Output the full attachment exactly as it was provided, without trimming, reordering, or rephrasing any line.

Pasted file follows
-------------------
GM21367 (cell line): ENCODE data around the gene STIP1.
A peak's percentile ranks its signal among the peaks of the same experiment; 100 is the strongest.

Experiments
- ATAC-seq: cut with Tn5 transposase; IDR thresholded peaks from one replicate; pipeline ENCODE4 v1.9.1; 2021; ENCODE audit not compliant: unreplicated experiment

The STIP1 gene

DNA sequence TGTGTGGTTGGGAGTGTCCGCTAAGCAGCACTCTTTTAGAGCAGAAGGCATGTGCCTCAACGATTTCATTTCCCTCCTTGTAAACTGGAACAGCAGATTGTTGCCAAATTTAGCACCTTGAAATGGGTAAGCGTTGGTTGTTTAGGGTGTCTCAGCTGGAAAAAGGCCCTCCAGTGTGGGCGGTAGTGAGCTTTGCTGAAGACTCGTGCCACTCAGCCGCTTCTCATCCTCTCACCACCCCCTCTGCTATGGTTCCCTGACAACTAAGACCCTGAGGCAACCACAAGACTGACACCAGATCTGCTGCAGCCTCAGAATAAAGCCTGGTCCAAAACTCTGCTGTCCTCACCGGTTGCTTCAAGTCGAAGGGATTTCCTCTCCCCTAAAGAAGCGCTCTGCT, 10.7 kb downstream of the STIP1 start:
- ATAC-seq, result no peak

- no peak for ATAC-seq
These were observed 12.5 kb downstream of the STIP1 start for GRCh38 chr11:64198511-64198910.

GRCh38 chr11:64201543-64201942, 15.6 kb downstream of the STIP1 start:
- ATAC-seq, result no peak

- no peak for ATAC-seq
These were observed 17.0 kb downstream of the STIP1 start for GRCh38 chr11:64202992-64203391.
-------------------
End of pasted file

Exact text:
GM21367 (cell line): ENCODE data around the gene STIP1.
A peak's percentile ranks its signal among the peaks of the same experiment; 100 is the strongest.

Experiments
- ATAC-seq: cut with Tn5 transposase; IDR thresholded peaks from one replicate; pipeline ENCODE4 v1.9.1; 2021; ENCODE audit not compliant: unreplicated experiment

The STIP1 gene

DNA sequence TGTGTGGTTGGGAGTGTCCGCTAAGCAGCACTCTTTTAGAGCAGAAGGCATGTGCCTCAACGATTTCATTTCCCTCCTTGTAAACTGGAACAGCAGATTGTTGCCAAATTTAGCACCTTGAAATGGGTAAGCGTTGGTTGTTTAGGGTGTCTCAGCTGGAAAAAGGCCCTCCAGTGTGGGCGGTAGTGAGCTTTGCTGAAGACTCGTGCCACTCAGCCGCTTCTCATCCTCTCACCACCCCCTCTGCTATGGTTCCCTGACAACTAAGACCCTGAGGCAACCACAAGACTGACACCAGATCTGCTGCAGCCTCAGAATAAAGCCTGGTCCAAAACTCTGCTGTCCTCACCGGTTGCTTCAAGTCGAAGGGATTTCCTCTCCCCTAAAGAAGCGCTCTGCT, 10.7 kb downstream of the STIP1 start:
- ATAC-seq, result no peak

- no peak for ATAC-seq
These were observed 12.5 kb downstream of the STIP1 start for GRCh38 chr11:64198511-64198910.

GRCh38 chr11:64201543-64201942, 15.6 kb downstream of the STIP1 start:
- ATAC-seq, result no peak

- no peak for ATAC-seq
These were observed 17.0 kb downstream of the STIP1 start for GRCh38 chr11:64202992-64203391.